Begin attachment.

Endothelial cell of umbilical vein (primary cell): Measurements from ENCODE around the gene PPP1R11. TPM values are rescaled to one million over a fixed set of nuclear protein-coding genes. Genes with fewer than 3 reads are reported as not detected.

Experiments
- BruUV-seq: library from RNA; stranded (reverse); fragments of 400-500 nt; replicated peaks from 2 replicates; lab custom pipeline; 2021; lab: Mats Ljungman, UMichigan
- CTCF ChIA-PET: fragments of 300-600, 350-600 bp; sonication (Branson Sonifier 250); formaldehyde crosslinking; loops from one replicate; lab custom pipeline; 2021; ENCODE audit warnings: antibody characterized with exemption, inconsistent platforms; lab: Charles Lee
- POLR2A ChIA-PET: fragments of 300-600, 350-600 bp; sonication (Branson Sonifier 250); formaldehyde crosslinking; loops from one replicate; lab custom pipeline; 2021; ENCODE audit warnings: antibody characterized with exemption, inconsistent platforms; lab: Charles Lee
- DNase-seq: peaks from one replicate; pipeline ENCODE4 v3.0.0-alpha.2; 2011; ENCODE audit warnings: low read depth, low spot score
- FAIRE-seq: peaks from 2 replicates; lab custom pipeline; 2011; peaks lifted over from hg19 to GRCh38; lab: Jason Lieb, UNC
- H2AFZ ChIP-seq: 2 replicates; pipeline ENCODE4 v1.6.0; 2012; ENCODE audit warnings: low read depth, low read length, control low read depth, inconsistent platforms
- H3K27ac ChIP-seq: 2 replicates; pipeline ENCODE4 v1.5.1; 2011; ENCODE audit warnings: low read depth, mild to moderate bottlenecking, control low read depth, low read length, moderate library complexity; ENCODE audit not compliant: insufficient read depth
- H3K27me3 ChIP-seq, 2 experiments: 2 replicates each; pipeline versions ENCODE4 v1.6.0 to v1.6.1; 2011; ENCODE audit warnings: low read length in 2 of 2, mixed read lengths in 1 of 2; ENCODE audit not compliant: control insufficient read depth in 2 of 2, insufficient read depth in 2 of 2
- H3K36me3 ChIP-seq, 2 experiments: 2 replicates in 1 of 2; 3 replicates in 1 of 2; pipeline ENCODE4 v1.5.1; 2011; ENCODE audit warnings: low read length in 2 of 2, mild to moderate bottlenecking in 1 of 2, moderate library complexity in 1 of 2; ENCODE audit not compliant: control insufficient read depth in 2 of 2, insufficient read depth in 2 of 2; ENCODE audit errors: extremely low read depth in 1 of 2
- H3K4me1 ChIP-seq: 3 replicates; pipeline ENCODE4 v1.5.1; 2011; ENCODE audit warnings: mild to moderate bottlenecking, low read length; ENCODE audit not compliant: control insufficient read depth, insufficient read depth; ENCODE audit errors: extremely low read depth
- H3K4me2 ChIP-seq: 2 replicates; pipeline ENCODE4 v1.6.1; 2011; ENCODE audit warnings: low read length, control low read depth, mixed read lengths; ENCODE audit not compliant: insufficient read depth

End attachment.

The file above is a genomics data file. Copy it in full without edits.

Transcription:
Endothelial cell of umbilical vein (primary cell): Measurements from ENCODE around the gene PPP1R11. TPM values are rescaled to one million over a fixed set of nuclear protein-coding genes. Genes with fewer than 3 reads are reported as not detected.

Experiments
- BruUV-seq: library from RNA; stranded (reverse); fragments of 400-500 nt; replicated peaks from 2 replicates; lab custom pipeline; 2021; lab: Mats Ljungman, UMichigan
- CTCF ChIA-PET: fragments of 300-600, 350-600 bp; sonication (Branson Sonifier 250); formaldehyde crosslinking; loops from one replicate; lab custom pipeline; 2021; ENCODE audit warnings: antibody characterized with exemption, inconsistent platforms; lab: Charles Lee
- POLR2A ChIA-PET: fragments of 300-600, 350-600 bp; sonication (Branson Sonifier 250); formaldehyde crosslinking; loops from one replicate; lab custom pipeline; 2021; ENCODE audit warnings: antibody characterized with exemption, inconsistent platforms; lab: Charles Lee
- DNase-seq: peaks from one replicate; pipeline ENCODE4 v3.0.0-alpha.2; 2011; ENCODE audit warnings: low read depth, low spot score
- FAIRE-seq: peaks from 2 replicates; lab custom pipeline; 2011; peaks lifted over from hg19 to GRCh38; lab: Jason Lieb, UNC
- H2AFZ ChIP-seq: 2 replicates; pipeline ENCODE4 v1.6.0; 2012; ENCODE audit warnings: low read depth, low read length, control low read depth, inconsistent platforms
- H3K27ac ChIP-seq: 2 replicates; pipeline ENCODE4 v1.5.1; 2011; ENCODE audit warnings: low read depth, mild to moderate bottlenecking, control low read depth, low read length, moderate library complexity; ENCODE audit not compliant: insufficient read depth
- H3K27me3 ChIP-seq, 2 experiments: 2 replicates each; pipeline versions ENCODE4 v1.6.0 to v1.6.1; 2011; ENCODE audit warnings: low read length in 2 of 2, mixed read lengths in 1 of 2; ENCODE audit not compliant: control insufficient read depth in 2 of 2, insufficient read depth in 2 of 2
- H3K36me3 ChIP-seq, 2 experiments: 2 replicates in 1 of 2; 3 replicates in 1 of 2; pipeline ENCODE4 v1.5.1; 2011; ENCODE audit warnings: low read length in 2 of 2, mild to moderate bottlenecking in 1 of 2, moderate library complexity in 1 of 2; ENCODE audit not compliant: control insufficient read depth in 2 of 2, insufficient read depth in 2 of 2; ENCODE audit errors: extremely low read depth in 1 of 2
- H3K4me1 ChIP-seq: 3 replicates; pipeline ENCODE4 v1.5.1; 2011; ENCODE audit warnings: mild to moderate bottlenecking, low read length; ENCODE audit not compliant: control insufficient read depth, insufficient read depth; ENCODE audit errors: extremely low read depth
- H3K4me2 ChIP-seq: 2 replicates; pipeline ENCODE4 v1.6.1; 2011; ENCODE audit warnings: low read length, control low read depth, mixed read lengths; ENCODE audit not compliant: insufficient read depth